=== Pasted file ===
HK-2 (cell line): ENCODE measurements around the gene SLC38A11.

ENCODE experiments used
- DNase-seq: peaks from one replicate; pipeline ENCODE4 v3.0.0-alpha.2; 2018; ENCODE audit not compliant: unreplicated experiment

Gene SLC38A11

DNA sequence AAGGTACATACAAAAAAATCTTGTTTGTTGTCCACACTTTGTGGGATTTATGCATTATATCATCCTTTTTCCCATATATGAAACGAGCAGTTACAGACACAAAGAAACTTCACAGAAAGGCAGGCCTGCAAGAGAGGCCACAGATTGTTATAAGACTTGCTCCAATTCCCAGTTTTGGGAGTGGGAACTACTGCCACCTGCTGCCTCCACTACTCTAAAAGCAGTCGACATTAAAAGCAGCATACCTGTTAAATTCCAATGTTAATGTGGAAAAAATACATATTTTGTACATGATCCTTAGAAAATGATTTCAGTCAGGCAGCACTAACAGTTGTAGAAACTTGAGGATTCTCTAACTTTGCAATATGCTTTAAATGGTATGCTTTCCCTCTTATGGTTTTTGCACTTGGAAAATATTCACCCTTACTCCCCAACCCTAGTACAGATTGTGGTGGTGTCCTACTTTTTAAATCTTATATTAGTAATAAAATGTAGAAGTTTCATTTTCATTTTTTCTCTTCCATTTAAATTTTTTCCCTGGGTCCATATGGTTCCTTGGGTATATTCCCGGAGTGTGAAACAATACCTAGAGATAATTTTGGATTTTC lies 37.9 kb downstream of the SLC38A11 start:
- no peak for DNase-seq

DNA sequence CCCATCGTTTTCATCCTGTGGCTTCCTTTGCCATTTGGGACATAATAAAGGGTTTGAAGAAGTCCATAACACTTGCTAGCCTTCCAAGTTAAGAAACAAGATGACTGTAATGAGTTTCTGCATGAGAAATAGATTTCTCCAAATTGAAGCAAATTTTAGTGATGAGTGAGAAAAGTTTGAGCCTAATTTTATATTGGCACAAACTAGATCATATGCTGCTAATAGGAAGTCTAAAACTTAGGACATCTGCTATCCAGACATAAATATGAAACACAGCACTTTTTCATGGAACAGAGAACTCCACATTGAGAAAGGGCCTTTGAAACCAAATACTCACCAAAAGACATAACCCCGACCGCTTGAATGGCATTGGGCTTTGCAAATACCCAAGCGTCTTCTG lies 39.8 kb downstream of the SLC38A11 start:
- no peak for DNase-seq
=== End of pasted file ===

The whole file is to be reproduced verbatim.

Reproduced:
HK-2 (cell line): ENCODE measurements around the gene SLC38A11.

ENCODE experiments used
- DNase-seq: peaks from one replicate; pipeline ENCODE4 v3.0.0-alpha.2; 2018; ENCODE audit not compliant: unreplicated experiment

Gene SLC38A11

DNA sequence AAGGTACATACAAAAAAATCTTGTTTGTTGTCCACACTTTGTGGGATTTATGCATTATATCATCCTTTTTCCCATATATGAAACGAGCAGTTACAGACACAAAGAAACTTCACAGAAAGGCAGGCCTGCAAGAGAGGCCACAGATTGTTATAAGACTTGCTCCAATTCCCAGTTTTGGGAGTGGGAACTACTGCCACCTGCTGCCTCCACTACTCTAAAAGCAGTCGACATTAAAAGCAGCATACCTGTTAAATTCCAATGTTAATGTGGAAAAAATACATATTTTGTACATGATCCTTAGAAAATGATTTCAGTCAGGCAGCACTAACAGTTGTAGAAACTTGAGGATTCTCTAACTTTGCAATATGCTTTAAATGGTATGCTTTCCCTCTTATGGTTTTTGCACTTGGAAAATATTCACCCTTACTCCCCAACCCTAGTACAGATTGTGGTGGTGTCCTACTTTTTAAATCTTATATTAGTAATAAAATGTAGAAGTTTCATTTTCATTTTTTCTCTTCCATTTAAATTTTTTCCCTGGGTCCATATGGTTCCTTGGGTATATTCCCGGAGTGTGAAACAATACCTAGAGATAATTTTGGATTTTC lies 37.9 kb downstream of the SLC38A11 start:
- no peak for DNase-seq

DNA sequence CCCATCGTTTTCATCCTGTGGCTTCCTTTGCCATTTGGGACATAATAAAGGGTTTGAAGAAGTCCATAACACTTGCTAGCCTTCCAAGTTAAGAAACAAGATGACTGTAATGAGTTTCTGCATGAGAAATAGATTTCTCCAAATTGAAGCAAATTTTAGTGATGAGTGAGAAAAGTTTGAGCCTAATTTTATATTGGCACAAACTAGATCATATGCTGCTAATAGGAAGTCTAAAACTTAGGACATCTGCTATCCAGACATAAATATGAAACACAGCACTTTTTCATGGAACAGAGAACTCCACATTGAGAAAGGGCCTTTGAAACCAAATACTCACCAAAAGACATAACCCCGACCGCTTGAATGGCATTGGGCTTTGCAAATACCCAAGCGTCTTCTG lies 39.8 kb downstream of the SLC38A11 start:
- no peak for DNase-seq